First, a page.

FLORHAM PARK, N.J. -- Quinnen Williams knows the recent history. Before his end-of-season news conference, the one where he announced his demand for a contract extension, the New York Jets' star defensive tackle researched the team's track record for re-signing its first-round picks. He did the homework, not his agent. He seemed taken aback by his findings.
"I've seen the stat that they haven't re-signed a first-round draft pick in the last seven to 10 years, something like that," Williams told reporters that day.
In fact, the Jets are the only team that didn't re-sign any of its first-rounders from 2012 to 2018 to a second contract, according to ESPN Stats & Information. The last one to get an extension was defensive lineman Muhammad Wilkerson, picked in 2011.
Williams, drafted third overall in 2019, wants to change the trend. He covets a long-term deal so he can be part of what he called "the New York Sack Exchange 2.0." The Jets want that, too -- the two sides have been in discussions for about two months -- but the exploding market for premier defensive tackles has raised the stakes. It has turned into a game of "Can you top this?"
Since early March, the Washington Commanders' Daron Payne ($22.5 million average per year) and the Tennessee Titans' Jeffery Simmons ($23.5 million APY) have signed blockbuster extensions, with Payne's deal coming on a franchise tag. In free agency, Javon Hargrave landed $21 million APY from the San Francisco 49ers.
Williams, the Miami Dolphins' Christian Wilkins and the New York Giants' Dexter Lawrence -- all drafted ahead of Simmons in the 2019 first round -- are waiting in line at the ATM. Williams, the only one in the group with a first-team All-Pro selection on his NFL résumé, has a strong case to be the highest-paid defensive tackle not named Aaron Donald, based on performance and the current market.
The Los Angeles Rams superstar reset the market -- and then some -- with a three-year, $95 million contract in June 2022. At $31.7 million per year, it was about $10 million more than the next-highest defensive tackle at the time.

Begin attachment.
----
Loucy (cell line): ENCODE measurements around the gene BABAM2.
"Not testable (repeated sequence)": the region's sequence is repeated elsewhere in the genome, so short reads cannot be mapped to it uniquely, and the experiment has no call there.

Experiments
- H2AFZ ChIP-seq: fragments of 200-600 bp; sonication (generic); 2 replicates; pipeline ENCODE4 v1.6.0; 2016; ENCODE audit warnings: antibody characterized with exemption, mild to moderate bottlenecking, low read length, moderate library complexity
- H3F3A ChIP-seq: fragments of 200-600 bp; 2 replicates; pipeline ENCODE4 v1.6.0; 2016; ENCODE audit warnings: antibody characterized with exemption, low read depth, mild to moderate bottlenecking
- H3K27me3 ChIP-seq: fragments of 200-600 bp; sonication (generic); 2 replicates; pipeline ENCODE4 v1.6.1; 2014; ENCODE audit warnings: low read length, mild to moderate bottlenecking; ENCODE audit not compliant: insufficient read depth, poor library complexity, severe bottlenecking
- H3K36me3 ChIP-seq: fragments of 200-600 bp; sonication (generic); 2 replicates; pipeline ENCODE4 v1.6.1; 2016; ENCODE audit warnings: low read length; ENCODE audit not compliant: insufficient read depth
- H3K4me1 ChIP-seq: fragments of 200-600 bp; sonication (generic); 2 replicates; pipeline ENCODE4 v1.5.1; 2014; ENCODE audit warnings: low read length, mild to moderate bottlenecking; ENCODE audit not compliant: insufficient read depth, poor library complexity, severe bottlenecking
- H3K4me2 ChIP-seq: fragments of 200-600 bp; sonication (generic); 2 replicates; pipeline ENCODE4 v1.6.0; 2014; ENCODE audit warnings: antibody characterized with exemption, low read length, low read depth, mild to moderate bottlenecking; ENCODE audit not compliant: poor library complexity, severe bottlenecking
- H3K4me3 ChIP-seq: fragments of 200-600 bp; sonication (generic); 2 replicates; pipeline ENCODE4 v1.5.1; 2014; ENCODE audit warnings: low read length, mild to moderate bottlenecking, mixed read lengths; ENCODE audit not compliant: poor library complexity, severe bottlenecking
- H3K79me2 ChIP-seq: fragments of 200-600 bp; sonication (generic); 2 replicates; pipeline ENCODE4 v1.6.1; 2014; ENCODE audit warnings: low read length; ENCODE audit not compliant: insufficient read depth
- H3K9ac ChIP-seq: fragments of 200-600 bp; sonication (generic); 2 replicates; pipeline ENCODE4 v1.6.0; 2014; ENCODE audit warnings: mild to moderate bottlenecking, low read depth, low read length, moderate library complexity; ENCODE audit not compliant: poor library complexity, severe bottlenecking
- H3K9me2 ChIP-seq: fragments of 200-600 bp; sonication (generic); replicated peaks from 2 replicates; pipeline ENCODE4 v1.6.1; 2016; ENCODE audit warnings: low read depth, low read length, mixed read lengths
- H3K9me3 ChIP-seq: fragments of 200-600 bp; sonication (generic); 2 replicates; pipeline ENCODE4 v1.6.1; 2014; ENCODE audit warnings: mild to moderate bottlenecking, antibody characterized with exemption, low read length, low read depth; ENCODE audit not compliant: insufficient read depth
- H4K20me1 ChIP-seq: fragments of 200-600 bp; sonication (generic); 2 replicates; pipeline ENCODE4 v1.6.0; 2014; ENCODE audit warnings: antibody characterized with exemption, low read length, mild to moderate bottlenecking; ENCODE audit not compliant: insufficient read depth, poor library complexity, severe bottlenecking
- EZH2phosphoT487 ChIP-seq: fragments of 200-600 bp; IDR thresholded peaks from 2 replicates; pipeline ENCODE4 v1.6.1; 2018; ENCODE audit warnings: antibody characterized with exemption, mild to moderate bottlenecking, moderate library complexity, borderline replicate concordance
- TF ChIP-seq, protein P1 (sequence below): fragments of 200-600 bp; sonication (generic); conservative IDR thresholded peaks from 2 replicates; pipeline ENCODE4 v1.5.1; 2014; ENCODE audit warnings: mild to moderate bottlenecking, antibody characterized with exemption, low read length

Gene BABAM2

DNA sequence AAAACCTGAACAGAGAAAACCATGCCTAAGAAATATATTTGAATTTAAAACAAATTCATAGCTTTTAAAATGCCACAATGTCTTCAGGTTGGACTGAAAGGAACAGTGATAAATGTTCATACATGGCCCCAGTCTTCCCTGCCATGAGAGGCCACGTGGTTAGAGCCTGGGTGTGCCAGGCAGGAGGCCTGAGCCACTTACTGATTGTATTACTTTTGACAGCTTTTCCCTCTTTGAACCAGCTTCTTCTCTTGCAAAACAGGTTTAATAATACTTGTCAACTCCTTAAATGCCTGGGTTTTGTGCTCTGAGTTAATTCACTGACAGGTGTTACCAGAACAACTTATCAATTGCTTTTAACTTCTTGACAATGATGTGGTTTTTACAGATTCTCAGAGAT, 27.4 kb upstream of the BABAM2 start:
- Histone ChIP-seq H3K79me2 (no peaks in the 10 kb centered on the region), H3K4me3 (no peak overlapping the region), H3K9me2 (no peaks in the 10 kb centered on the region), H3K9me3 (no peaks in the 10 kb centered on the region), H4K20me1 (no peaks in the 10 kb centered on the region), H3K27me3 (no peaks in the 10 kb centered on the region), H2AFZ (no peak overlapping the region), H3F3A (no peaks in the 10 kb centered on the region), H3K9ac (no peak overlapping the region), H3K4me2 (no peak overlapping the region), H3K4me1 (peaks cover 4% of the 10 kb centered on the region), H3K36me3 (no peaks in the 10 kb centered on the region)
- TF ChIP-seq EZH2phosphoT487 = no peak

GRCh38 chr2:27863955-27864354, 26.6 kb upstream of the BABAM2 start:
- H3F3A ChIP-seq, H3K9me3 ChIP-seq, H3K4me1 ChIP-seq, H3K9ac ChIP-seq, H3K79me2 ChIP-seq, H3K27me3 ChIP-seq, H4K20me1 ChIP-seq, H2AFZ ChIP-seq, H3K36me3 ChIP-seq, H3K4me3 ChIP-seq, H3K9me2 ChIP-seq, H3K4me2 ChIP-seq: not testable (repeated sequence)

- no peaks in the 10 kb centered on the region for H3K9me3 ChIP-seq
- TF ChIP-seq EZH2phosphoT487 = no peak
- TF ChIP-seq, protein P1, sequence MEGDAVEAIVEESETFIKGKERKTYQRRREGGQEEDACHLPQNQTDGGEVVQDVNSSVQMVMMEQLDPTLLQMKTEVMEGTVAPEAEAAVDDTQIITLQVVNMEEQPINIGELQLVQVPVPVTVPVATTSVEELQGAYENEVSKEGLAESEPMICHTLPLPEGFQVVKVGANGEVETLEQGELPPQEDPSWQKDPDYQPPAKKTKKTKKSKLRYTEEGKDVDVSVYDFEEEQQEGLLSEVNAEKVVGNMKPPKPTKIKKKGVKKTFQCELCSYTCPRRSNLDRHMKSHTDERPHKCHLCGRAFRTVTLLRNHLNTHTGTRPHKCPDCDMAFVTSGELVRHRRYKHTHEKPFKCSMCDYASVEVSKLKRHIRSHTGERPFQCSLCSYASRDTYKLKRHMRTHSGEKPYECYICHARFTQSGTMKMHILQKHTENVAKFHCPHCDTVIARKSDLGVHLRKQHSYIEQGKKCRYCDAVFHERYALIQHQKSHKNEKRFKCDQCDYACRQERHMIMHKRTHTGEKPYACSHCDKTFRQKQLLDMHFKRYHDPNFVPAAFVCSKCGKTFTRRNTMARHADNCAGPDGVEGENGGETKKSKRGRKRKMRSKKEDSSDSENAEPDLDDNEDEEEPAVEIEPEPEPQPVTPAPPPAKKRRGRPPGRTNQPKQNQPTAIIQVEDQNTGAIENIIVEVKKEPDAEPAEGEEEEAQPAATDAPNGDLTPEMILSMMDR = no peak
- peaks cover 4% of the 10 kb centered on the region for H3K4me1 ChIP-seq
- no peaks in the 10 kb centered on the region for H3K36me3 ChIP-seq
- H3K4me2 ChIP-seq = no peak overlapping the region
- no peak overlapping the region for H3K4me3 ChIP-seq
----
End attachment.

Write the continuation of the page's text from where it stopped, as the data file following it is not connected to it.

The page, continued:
Recognizing Donald and his contract as outliers, Williams isn't thought to be seeking that kind of money. He's probably targeting the $23 million to $25 million-a-year range. Not long ago, top quarterbacks made that much, but the defensive tackles -- helped by Donald and a group of mid-20s tackles who have elevated the position -- have blown up the financial landscape.
Without a new contract, Williams won't report Monday for the start of the offseason program, something he vowed when he went public with his position at the end of the season. The workouts are voluntary until June 13, the start of mandatory minicamp. His decision on whether to participate in the mandatory camp will hinge on the progress of negotiations. If he skips, he's subject to a fine. Perhaps it won’t reach that point as the two sides continue to hammer away at it.
At least one player from the 2019 first-round class -- Tampa Bay Buccaneers linebacker Devin White -- already has requested a trade because of slow progress in extension talks. Williams' frustration hasn't reached that level.
Jason Fitzgerald, an NFL contract/salary-cap expert who operates Overthecap.com, expects Williams to wind up as the second-highest-paid defensive tackle, behind Donald, saying, "It'll be the whole 'next man up' kind of thing."
"From a public relations standpoint, it would be a disaster if the Jets didn't do [an extension]," said Fitzgerald, who believes they should've tried to sign Williams last season before the salaries started spiking. "The way I look at it, Williams has a ton of leverage because the Jets don't have any guys they've extended recently. You want to put that positive vibe out there. Getting into a contract dispute with him, there's probably not going to be anything positive out of that."